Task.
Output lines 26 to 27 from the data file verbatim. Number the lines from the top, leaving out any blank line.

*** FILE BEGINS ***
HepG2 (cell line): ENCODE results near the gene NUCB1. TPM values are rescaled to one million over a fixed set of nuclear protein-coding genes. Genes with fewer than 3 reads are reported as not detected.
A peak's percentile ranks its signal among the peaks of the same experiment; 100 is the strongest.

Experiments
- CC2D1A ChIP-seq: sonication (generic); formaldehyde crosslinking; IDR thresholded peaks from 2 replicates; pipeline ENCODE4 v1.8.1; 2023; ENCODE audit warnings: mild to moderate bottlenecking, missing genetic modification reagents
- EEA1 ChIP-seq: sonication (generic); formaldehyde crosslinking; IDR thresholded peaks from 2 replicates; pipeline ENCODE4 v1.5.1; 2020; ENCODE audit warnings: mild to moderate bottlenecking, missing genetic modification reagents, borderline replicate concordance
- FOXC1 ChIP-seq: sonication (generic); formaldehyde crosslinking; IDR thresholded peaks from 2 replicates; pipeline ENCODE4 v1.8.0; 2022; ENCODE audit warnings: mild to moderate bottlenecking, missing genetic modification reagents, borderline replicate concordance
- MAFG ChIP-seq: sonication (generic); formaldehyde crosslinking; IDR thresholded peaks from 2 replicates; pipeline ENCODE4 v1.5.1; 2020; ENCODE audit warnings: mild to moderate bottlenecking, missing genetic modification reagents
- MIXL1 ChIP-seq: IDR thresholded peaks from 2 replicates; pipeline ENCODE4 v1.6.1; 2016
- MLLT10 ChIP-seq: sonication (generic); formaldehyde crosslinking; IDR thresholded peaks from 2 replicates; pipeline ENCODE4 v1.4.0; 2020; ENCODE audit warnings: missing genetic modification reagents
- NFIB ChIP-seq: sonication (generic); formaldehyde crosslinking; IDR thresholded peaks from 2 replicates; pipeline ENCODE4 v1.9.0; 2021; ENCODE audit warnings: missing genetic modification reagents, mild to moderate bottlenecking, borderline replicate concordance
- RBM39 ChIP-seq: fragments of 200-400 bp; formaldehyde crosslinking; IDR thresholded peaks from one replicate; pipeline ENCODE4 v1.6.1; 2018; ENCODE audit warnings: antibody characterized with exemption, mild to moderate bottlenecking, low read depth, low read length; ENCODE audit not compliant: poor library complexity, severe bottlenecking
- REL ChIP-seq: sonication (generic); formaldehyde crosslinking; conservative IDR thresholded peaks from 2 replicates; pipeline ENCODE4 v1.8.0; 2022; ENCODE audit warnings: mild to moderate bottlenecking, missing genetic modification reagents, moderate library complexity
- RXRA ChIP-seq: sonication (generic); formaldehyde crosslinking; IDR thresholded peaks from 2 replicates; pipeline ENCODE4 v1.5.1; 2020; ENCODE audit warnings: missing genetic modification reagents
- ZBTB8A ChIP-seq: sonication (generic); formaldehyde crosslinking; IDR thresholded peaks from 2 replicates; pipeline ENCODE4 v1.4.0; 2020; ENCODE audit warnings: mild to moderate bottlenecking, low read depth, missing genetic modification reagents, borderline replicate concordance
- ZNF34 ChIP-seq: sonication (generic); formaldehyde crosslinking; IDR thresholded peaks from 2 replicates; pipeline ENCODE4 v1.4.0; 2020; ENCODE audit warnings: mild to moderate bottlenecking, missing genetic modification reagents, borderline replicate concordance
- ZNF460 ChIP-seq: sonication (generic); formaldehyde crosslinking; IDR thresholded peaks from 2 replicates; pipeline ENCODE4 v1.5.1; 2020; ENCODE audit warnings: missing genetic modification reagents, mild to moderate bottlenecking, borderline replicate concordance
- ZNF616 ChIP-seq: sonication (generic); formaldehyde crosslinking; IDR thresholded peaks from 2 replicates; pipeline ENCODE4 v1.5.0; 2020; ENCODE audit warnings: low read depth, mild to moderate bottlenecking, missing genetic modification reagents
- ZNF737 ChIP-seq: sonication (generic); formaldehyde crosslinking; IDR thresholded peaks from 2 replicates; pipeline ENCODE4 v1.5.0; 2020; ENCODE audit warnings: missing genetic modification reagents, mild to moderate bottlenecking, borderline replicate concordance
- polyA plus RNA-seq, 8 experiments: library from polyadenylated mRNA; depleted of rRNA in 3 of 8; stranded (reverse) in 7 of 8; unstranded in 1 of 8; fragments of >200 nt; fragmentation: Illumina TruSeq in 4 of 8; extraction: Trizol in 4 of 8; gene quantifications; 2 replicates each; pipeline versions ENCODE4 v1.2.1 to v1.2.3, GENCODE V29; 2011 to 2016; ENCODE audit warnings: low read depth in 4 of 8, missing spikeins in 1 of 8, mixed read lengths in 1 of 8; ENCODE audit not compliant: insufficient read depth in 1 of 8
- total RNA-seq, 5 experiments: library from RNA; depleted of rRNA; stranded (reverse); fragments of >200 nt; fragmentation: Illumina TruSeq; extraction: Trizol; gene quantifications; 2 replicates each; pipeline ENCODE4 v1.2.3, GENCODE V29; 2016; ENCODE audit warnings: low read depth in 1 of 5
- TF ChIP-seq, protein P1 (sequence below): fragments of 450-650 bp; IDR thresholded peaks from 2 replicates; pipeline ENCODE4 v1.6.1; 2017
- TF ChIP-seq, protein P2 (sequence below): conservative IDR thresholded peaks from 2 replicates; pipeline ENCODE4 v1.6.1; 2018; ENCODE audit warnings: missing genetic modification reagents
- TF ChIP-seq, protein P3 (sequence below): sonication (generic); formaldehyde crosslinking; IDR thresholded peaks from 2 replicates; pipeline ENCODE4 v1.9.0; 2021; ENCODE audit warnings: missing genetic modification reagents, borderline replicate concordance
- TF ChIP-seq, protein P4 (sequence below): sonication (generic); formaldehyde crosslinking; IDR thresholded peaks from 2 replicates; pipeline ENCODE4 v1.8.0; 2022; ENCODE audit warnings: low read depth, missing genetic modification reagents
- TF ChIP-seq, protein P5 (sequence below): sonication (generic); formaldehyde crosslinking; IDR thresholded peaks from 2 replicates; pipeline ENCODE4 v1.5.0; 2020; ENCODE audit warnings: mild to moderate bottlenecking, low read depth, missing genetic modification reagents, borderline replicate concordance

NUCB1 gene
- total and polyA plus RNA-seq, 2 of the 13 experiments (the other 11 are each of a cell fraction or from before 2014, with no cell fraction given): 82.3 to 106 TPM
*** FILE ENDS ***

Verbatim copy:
NUCB1 gene
- total and polyA plus RNA-seq, 2 of the 13 experiments (the other 11 are each of a cell fraction or from before 2014, with no cell fraction given): 82.3 to 106 TPM